Esophageal Dilation | Cary… | Cary Gastroenterology Associates

The esophagus is the muscular tube that carries food from your mouth to your stomach. In some circumstances, chronic acid reflux can cause the esophagus to narrow, which is known as a stricture. Acid can burn and scar the esophagus, making it more difficult to swallow foods. Esophageal dilatation allows your physician to stretch or dilate your esophagus using small inflatable balloons.

Your doctor may recommend esophageal dilation if you are having difficulty swallowing foods, particularly solids, or have the sensation that food gets “stuck” or is slow to pass down the esophagus. It may also be recommended if evidence of a stricture appears on a scanning test.


  • Do not eat or drink anything by mouth beginning at midnight the night before the procedure
  • No laxative or bowel cleanse is needed
  • Your doctor may ask you to temporarily stop some medications, such as blood thinners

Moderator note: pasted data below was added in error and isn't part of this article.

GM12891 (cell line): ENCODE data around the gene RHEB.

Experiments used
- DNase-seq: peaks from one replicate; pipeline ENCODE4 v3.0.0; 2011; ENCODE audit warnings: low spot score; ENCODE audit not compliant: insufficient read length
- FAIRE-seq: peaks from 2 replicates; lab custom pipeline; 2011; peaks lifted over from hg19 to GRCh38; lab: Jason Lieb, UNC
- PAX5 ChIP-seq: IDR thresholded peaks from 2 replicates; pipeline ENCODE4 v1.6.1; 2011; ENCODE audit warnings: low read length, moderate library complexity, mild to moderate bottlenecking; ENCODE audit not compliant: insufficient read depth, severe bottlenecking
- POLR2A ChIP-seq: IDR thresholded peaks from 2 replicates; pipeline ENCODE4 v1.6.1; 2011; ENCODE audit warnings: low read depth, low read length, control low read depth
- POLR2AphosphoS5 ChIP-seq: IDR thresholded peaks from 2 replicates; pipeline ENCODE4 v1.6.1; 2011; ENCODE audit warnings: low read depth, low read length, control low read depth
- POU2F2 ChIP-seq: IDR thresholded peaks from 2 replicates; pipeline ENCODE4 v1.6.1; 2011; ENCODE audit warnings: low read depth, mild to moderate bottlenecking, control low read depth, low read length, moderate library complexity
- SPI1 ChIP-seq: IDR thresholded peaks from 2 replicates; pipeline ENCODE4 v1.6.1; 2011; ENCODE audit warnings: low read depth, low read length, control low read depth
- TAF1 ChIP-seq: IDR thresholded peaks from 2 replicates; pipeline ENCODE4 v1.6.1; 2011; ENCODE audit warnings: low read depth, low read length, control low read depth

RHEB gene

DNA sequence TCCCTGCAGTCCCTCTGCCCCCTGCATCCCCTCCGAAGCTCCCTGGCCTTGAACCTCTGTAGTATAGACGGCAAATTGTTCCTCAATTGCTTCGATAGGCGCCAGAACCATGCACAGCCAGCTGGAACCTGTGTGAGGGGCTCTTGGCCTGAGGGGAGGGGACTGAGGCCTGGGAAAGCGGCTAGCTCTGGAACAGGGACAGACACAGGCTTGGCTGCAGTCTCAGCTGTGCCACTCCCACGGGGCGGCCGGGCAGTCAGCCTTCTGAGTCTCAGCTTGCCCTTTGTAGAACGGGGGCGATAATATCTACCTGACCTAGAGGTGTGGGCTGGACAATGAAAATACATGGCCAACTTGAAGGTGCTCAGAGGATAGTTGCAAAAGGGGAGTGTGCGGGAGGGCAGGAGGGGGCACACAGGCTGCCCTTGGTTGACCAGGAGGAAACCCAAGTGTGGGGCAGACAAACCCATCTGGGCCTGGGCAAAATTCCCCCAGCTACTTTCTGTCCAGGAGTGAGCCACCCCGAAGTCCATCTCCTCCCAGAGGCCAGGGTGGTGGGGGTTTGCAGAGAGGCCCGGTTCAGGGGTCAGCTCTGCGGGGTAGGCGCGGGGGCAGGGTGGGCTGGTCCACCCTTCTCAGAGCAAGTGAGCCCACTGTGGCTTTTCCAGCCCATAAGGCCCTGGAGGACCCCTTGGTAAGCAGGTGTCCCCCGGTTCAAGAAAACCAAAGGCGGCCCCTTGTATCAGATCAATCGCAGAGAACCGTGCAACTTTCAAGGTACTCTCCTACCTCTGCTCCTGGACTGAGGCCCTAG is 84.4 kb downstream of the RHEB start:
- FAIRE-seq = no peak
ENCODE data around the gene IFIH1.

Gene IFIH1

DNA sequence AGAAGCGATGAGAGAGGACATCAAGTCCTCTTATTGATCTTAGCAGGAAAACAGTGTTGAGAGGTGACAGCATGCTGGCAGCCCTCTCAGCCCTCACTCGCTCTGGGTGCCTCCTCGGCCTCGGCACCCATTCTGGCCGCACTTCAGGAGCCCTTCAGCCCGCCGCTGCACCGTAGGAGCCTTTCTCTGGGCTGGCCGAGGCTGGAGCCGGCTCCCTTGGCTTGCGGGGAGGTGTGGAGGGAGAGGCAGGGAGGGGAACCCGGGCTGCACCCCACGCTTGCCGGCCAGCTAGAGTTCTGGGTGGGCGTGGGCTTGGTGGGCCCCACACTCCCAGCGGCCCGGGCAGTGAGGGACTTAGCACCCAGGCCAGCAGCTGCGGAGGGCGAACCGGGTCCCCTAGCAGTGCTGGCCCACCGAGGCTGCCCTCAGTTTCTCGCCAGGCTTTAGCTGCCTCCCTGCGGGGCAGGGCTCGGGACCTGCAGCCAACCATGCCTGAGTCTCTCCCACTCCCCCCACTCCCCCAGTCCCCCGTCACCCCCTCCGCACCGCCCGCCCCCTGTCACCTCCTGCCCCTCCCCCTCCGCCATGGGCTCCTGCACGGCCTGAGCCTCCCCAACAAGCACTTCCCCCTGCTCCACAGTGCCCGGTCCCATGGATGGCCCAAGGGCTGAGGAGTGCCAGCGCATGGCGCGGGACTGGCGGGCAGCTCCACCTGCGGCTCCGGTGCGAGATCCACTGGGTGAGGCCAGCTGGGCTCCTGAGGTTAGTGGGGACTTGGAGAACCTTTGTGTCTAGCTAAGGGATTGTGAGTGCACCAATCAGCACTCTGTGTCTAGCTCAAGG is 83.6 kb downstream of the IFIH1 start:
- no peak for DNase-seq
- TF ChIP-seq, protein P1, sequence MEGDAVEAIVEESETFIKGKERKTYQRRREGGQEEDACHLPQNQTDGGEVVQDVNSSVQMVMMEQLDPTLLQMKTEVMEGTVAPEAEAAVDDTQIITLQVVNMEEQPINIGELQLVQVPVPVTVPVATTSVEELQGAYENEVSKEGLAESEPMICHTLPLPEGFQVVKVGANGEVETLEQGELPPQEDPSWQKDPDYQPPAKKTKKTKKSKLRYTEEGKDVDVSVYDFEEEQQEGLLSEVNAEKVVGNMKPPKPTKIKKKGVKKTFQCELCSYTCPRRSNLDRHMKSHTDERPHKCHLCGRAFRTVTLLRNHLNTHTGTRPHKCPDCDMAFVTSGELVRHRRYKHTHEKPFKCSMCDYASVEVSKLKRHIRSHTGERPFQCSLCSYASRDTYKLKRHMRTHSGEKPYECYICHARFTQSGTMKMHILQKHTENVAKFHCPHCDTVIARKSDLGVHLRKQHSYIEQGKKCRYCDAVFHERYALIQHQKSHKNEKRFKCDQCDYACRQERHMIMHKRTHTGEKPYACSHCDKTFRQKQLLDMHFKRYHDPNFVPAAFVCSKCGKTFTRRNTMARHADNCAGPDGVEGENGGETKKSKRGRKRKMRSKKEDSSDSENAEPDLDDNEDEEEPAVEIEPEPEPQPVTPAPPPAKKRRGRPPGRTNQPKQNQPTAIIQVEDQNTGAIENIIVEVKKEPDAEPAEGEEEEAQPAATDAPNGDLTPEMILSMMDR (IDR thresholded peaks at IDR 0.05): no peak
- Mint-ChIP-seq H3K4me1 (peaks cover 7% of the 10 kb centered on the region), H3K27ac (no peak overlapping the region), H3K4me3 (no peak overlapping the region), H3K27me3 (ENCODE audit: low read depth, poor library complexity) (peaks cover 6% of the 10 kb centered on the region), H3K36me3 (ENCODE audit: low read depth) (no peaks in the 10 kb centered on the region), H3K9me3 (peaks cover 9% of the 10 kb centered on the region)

Upper GI Endoscopy (EGD) Preparation Instructions

What to Expect

Esophageal dilation is performed while you are sedated during an upper endoscopy. Your doctor will examine your esophagus and determine if dilation is needed. He or she will then determine if dilation should be performed with an inflatable balloon or with flexible, plastic dilators. The dilation will take several minutes to perform. After the procedure, you will be brought to our recovery suite. Your doctor will review the findings from the procedure and will provide a written report with photographs.

You may feel bloating or gas distention immediately after your procedure. You may also experience temporary cramping. A slight sore throat is not uncommon, and will typically improve within a day. The sedation you received will rapidly wear off, but you may feel slightly drowsy or groggy after the procedure.


Complications from esophageal dilation are rare, particularly when an experienced physician performs the procedure. However, there is a small chance that bleeding or injury to the esophagus may occur. In a very small percentage of procedures, a perforation, or hole, may form in the esophagus that can require surgery. Symptoms of a perforation include chest pain, fever, trouble breathing, or difficulty swallowing. Notify your doctor immediately if you experience any of these symptoms.

Your Health Matters

Book an appointment today at one of our office locations throughout the Cary, Raleigh, Holly Springs and Triangle region. We are committed to providing you with the most comprehensive quality of gastroenterology care.